- 1968-2013 (Creation)
Level of description
Extent and medium
5 GB of born-digital records
Name of creator
Richard Simeon (1943-2013) was a professor of political science and law at the University of Toronto and one of Canada’s preeminent political scientists. He was an internationally-recognized scholar of Canadian and comparative federalism, constitutional politics, intergovernmental relations, comparative politics and ethnic diversity.
Prof. Simeon was born in the United Kingdom and raised in Vancouver. He received his BA from UBC and his PhD from Yale. His PhD dissertation, Federal-Provincial Diplomacy (1968) became his first and most important book (Federal-Provincial Diplomacy, published in 1972).
Prof. Simeon taught in the Political Studies Department at Queen’s University from 1968-1991 and became the first Director of its Institute of Intergovernmental Relations (1976-1983). He joined the University of Toronto as a Professor of Political Science and Law in 1991. He was also the visiting William Lyon Mackenzie King Professor of Canadian Studies at Harvard University in 1998 and 2006-2008. He retired in 2010.
Prof. Simeon was deeply involved in Canada’s constitutional issues, especially during the country’s national unity debates in the 1970s and onwards. He served as Research Coordinator for the Royal Commission on the Economic Union and Development Prospects for Canada (Macdonald Commission), sat on the Ontario Advisory Committee on the Confederation, and served as occasional advisor on constitutional matters to Ontario premiers Bill Davis, David Peterson and Bob Rae. He was the first non-lawyer appointed to the Ontario Law Reform Commission and served as its vice-chair from 1989-1995.
Later, Prof. Simeon’s interest in constitutional politics and federalism became more international and comparative in focus, as he worked in Sudan, post-apartheid South Africa, Jordan, Ethiopia and Kenya during key moments of change for those governments.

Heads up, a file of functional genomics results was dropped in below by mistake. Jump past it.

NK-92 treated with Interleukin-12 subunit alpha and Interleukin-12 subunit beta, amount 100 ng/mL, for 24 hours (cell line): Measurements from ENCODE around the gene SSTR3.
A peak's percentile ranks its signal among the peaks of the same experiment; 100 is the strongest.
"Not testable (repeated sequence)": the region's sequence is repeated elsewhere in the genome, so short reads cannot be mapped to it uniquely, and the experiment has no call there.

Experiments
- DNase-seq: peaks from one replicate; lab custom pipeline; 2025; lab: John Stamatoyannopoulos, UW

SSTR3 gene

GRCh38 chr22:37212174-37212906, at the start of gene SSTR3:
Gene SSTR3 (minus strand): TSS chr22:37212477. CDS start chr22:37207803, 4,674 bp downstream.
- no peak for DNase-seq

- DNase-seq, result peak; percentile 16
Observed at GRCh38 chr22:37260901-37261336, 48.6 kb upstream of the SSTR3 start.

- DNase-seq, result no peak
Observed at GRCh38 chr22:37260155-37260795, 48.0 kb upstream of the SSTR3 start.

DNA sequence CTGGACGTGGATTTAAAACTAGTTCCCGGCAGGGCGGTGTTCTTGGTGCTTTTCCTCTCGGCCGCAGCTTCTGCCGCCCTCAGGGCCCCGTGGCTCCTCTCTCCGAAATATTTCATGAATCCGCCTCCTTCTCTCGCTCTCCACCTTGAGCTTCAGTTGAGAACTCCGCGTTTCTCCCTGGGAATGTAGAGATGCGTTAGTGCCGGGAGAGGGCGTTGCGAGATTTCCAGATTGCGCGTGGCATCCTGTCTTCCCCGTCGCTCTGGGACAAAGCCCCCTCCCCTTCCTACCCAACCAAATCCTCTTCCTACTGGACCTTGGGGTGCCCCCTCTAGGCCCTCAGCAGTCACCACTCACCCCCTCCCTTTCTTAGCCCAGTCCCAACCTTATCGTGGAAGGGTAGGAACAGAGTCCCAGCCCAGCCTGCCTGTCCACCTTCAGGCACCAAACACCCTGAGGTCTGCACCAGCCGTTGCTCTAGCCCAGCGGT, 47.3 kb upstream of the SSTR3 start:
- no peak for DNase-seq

Prof. Simeon was a prolific scholar, authoring more than 20 books and 100 articles and book chapters. He influenced a generation of young Canadian political scientists who called themselves “Simeon’s people.” He became a Fellow of the Royal Society of Canada in 2004 and was awarded the Daniel J. Elazar Award by the American Political Science Association for “a lifetime of distinguished scholarship on federalism and intergovernmental relations” in 2010.
Prof. Simeon died of cancer on October 11 2013 at the age of 70.
Immediate source of acquisition or transfer
Content and structure area
Scope and content
Fonds consists of correspondence, subject files, articles, teaching files, research notes and other records documenting the professional life and work of Prof. Richard Simeon. This includes records relating to Prof. Simeon’s PhD thesis and early career, teaching, departmental and curriculum planning at Queen’s University and the University of Toronto, peer reviews, conference attendance, articles and books, and evaluations of student performance.
The fonds also includes significant coverage of Prof. Simeon’s research projects and advisory work, including work for the Forum of Federations, as the research coordinator for the Macdonald Report on Canada’s future, as adviser to Ontario Premiers, and as participant in the Renewal of Canada conferences. Research files cover issues of ethnicity and democratic governance, Canada-U.S. relations, and bilingualism in voluntary associations. Records also document Prof. Simeon’s work relating to constitutional development in post-apartheid South Africa.
Fonds also contains a significant number of electronic files, some transferred directly from Prof. Simeon’s computer, and some on disks. These files relate the range of activities documented throughout the paper records. Files from his computer have been organized into the same 9 series as the paper files. Disks have been kept in their own series (Series 10).
Appraisal, destruction and scheduling
System of arrangement
Conditions of access and use area
Conditions governing access
- Series 5 (Peer and student evaluations) are restricted until 30 years after the last date of file activity.
- Series 8 (Research), some records relating to the Patterns of Association project are restricted until 30 years after the last date of file activity.
- Contact University Archivist for access to born-digital records.